The Church of Santo Stefano al Ponte in Florence is located in the pretty little square that bears the same name, in the heart of the city, at a few steps away from Ponte Vecchio.
By Romanesque-Mannerist architectural style, it was built starting from the 12th century. The works continued, in fits and starts, until the 20th century. And just the numerous interventions carried out in such a long period of time give us a structure with unique characteristics.
The first list of Florentine churches, dating back to 1116, also testifies to the presence of the Church of Santo Stefano al Ponte.
Most likely the structure was built well before: according to some Florentine legends it existed since the time of Charlemagne.
Over the years many wealthy families kept tombs and chapels there: Lamberti, Montagliari, Gherardini, Girolami, Baldovinetti, Riccomanni, Bellandi, Bertoldi, Ragaletti, Bartolommei, Gucci.
Among the most significant works we point out those carried out between the thirteenth and fourteenth centuries, which contributed to creating what is the current appearance of the church: three single lancet windows were built, a portal, the single nave, the roof with exposed trusses, the three chapels of the choir.
The cloister was built in the 15th century.
A century later, new side altars were created according to the Council of Trent rules.
In the mid-1600s the works involved the internal part, with a complete remodelling and the redefinition of the choir and crypt.
In 1783 the church received numerous furnishings from the Church of Santa Cecilia and was re-consecrated as the priory of Stefano and Cecilia Saints.
Then, let’s jump to the period between the nineteenth and twentieth century’s, when the whole city of Florence was protagonist of an urban modernization.
At this juncture, it comes one of the most beautiful works of the church: the stairway of Santo Stefano al Ponte was inherited by the Basilica of Santa Trìnita. It is a great staircase with a balustrade by Bernardo Buontalenti.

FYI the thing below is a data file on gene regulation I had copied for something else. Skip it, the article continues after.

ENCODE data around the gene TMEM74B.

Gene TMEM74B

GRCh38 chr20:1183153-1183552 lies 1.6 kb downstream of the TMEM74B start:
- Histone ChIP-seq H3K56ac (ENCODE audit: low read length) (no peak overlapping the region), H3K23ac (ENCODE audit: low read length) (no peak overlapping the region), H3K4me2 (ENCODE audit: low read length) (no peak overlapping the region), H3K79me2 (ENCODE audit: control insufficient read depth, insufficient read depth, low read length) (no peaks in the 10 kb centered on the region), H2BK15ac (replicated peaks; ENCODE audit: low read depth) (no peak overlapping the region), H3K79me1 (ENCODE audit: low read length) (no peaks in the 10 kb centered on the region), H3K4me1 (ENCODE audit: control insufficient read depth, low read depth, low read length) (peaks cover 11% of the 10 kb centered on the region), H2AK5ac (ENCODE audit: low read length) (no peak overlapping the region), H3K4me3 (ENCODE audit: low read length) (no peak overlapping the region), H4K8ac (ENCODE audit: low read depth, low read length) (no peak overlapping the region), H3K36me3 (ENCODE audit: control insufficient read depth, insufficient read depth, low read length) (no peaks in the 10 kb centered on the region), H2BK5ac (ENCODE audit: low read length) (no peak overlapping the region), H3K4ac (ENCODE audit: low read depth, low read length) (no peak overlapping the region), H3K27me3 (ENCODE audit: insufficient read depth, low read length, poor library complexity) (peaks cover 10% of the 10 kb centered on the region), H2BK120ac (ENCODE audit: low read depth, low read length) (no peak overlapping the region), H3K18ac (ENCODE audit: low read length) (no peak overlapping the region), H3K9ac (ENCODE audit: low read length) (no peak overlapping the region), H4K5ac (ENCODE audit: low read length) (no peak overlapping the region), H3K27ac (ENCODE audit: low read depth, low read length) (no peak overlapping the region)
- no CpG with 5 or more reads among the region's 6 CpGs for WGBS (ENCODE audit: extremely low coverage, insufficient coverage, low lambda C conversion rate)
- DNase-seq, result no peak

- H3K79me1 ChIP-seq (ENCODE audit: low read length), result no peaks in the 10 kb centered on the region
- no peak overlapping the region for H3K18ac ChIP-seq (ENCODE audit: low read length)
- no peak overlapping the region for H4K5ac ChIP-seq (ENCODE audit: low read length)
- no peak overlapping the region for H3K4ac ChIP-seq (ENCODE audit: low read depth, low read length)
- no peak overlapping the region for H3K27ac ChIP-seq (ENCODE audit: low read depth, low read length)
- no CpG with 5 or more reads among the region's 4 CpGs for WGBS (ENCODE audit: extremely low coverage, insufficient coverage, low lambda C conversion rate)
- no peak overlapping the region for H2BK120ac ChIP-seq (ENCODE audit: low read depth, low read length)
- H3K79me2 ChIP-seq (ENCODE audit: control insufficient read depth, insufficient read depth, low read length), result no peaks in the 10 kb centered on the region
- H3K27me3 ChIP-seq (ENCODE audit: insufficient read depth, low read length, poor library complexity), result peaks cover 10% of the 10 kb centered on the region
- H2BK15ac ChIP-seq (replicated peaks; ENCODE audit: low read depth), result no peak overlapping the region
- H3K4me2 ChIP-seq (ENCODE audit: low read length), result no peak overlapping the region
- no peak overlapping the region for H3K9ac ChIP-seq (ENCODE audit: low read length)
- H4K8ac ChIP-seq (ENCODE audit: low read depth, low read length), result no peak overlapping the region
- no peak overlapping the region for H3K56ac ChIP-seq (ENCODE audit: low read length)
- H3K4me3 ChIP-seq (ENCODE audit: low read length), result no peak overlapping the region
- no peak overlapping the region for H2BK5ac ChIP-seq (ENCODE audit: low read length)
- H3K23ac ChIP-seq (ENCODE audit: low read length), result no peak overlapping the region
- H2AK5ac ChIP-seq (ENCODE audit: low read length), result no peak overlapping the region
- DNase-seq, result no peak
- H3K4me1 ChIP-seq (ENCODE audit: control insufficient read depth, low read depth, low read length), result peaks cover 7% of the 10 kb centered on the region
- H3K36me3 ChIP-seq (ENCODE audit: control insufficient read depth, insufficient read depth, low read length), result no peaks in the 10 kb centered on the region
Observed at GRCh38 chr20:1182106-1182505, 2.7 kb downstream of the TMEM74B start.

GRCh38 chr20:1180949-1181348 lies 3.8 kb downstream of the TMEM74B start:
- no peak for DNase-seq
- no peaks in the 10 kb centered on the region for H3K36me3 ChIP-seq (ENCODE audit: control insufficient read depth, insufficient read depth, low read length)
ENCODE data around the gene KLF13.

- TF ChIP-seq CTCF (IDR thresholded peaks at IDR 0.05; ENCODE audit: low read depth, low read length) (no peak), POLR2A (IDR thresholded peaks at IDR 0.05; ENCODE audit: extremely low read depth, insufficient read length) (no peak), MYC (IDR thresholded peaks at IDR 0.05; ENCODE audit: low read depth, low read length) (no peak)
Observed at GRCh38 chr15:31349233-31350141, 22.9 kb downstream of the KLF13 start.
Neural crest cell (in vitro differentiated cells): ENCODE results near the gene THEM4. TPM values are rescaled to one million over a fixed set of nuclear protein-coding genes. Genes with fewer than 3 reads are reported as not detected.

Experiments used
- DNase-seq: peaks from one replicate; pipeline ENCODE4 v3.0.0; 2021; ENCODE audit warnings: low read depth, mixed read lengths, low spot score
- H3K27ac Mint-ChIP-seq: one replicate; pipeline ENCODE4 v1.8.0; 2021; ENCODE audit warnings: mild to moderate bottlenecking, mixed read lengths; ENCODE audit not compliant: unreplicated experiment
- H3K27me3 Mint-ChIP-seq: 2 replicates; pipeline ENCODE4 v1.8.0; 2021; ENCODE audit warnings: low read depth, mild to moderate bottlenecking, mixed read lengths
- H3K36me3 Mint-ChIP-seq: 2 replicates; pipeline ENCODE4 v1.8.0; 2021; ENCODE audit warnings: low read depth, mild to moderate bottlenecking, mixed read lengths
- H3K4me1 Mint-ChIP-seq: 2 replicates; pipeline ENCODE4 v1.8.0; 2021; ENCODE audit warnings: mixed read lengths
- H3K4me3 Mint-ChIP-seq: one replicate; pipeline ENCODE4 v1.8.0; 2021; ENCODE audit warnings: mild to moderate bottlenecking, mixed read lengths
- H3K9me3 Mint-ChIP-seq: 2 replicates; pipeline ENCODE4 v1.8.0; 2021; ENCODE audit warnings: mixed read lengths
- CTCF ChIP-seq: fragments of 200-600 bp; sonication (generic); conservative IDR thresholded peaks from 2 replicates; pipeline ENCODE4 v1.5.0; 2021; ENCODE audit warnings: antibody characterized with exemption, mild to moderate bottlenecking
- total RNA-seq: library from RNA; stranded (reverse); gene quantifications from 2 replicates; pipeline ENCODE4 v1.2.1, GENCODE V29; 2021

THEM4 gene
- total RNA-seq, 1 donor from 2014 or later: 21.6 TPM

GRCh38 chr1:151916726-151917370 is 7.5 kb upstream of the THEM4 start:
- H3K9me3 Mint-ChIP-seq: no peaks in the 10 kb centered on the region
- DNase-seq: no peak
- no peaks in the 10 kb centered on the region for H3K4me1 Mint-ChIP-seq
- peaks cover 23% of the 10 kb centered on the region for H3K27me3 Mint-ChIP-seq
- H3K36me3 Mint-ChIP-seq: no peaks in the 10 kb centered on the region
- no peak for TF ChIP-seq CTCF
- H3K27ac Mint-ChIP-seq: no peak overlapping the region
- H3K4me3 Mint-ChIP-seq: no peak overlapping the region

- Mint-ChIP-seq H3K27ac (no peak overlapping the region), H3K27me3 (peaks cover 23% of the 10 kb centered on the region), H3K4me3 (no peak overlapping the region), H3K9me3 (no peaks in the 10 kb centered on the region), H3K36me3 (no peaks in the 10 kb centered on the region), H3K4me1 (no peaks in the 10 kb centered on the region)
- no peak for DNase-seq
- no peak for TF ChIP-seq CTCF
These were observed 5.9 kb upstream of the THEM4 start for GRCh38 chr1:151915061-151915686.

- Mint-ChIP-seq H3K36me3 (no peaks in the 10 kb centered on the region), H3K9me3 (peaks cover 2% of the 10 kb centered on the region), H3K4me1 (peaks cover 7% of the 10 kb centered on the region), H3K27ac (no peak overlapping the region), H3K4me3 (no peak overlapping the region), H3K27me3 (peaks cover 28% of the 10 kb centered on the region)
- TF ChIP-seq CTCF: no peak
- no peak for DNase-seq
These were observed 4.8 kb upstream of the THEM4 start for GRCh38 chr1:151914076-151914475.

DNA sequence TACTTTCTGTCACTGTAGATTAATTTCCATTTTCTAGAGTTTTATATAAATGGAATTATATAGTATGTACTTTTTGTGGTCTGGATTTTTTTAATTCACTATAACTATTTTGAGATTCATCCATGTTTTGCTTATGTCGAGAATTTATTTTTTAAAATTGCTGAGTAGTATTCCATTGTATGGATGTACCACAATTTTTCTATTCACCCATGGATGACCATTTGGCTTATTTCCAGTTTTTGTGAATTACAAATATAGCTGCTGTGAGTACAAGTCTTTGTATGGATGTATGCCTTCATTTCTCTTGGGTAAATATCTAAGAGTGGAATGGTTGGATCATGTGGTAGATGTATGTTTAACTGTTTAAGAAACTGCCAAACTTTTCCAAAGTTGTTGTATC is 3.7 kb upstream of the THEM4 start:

Together with this, numerous furnishings made by Giambologna also arrived here.
Other restoration works involved the internal Gothic niche, the construction of retaining walls for the staircase, the Romanesque mullioned windows on the façade.
After the destruction of the Second World War and the flood of 1966, it was reopened for worship in 1981.
It was suppressed again in 1986 because of the reduction of parishes in the historic centre of Florence and the depopulation.
At this moment, however, the second life of the Church of Santo Stefano al Ponte begins. In fact, numerous works of art from churches no longer officiated begin to converge in the sacristy, in the Cappella degli Orafi and in the adjacent rooms.
In this way the future Diocesan Museum was born.
Since 2015 Santo Stefano has hosted the Crossmedia Group exhibitions.
The Church of Santo Stefano al Ponte blends three styles: Romanesque, Gothic, Florentine Baroque.
Let’s find out its features:
- The facade: the lower part immediately refers us to the Romanesque style. The portal framed by a facing in white and green marble from Prato is striking. The two side doors suggest the old structure with three naves. More modern aspects in the upper part, with a facing made between the 13th and 14th centuries;
- Interior: among the most important features we find the sixteenth-century side altars, built on the model of Vasari’s ones in Santa Croce. Particularly interesting are the seventeenth-century decorations commissioned by Bartolommei, on the model of the Florentine Baroque. Central tribune-chapel and two lateral chapels form the presbytery. The staircase with a marble balustrade by Buontalenti is decidedly suggestive, with the steps resembling the valves of a shell;
- Counter-façade: here we can admire the tombstone by Ferdinando Bartolommei and a stoup in Carrara marble;
- Bellandi Chapel: next to the presbyter we find this chapel which in the XIV century boasted a painting by Taddeo Gaddi and today it presents a Virgin dating back to the XVIII century;
- Main altar and choir: the main altar comes from Santa Maria Nuova and it was made by Giambologna, with a white marble counter. The choir has a square plan and it was rebuilt in the Baroque era. The walnut wooden choir was carved in 1650 by the Florentines directed by Jacopo Sani;
- False chapel on the left: built to obtain a service area, it boasts the Baptism of Christ by Jacopo Confortini;